Teamwork and knowing when to manage tightly or let go: Riding a horse involves a delicate balance between managing tightly and knowing when to let go. When faced with complex maneuvers or challenging terrain, riders may need to exert more control by using the reins. This highlights the importance of clear direction and assertive leadership when managing a team. There are times when leaders need to provide specific instructions, set clear expectations, and closely monitor progress to ensure tasks are executed efficiently
However, there are also moments when leaders need to trust their team members and allow them to take the reins. Just as riders loosen their grip on the reins when the horse is performing well or navigating familiar territory, business leaders should empower their teams to make decisions and take ownership of their work. This encourages autonomy, creativity, and innovation, fostering a sense of ownership and commitment among team members.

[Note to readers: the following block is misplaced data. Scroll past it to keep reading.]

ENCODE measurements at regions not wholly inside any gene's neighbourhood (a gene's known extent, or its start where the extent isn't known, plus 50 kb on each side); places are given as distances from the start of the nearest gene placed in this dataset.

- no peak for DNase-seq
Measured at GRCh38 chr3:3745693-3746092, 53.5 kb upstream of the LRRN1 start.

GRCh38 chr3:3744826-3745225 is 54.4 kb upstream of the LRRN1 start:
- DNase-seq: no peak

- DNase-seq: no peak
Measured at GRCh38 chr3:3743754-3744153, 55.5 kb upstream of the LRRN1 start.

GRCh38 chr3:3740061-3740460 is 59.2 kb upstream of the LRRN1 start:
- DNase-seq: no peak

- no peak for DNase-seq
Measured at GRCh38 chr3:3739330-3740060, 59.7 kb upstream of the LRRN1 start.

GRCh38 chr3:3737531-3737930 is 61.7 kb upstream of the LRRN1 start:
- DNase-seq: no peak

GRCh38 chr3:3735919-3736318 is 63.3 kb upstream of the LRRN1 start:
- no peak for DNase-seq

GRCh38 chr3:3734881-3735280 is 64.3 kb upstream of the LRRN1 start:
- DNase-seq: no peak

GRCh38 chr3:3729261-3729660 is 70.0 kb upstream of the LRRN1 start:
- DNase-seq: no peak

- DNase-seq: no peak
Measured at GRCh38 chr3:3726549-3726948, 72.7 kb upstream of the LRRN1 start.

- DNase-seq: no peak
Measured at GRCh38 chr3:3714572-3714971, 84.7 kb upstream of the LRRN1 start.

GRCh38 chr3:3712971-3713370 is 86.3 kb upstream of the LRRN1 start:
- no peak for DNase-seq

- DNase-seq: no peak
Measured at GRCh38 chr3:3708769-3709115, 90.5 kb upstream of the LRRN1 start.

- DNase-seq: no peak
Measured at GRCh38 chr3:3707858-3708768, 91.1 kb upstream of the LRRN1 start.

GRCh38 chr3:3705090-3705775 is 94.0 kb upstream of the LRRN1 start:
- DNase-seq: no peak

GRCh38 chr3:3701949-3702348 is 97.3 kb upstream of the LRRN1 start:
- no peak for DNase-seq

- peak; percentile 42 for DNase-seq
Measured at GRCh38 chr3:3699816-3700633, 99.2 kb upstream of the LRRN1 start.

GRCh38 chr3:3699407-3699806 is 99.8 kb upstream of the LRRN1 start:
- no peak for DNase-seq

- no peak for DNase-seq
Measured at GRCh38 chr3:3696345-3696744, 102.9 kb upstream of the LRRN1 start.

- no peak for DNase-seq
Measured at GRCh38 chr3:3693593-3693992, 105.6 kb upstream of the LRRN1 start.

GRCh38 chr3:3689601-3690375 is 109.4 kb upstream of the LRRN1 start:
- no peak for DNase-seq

Knowing when to manage tightly and when to let go requires leaders to assess the situation, understand the capabilities and strengths of their team, and provide appropriate guidance and support. It also involves building a culture of collaboration and fostering open communication, so team members feel comfortable seeking guidance when needed and taking initiative when appropriate.